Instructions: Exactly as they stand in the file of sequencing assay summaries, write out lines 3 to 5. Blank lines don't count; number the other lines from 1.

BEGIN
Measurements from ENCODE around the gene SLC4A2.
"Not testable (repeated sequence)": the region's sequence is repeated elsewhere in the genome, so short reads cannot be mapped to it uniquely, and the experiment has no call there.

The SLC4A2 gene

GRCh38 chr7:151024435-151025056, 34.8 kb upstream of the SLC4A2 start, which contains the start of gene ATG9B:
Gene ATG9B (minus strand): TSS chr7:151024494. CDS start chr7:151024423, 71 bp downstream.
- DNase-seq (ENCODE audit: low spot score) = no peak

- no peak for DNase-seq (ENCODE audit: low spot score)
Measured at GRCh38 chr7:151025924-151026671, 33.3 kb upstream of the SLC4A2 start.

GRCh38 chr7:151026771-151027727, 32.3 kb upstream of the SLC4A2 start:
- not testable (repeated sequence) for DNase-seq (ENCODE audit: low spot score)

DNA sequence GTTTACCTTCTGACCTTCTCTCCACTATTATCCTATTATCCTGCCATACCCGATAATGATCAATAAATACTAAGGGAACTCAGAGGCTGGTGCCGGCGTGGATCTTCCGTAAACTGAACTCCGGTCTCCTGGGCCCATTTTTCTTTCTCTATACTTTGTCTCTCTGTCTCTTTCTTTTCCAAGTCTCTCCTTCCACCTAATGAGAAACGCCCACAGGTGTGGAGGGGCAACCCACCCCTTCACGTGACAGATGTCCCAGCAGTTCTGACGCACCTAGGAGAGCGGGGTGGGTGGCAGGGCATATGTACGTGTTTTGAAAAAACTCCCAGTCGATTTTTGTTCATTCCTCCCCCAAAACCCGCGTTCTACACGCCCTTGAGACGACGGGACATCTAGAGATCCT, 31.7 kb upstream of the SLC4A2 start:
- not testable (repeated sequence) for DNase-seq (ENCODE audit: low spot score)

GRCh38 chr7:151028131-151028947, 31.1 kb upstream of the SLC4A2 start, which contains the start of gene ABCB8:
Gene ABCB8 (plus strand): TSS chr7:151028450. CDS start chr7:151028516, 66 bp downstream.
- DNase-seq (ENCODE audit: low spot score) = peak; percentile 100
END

The SLC4A2 gene

GRCh38 chr7:151024435-151025056, 34.8 kb upstream of the SLC4A2 start, which contains the start of gene ATG9B:
Gene ATG9B (minus strand): TSS chr7:151024494. CDS start chr7:151024423, 71 bp downstream.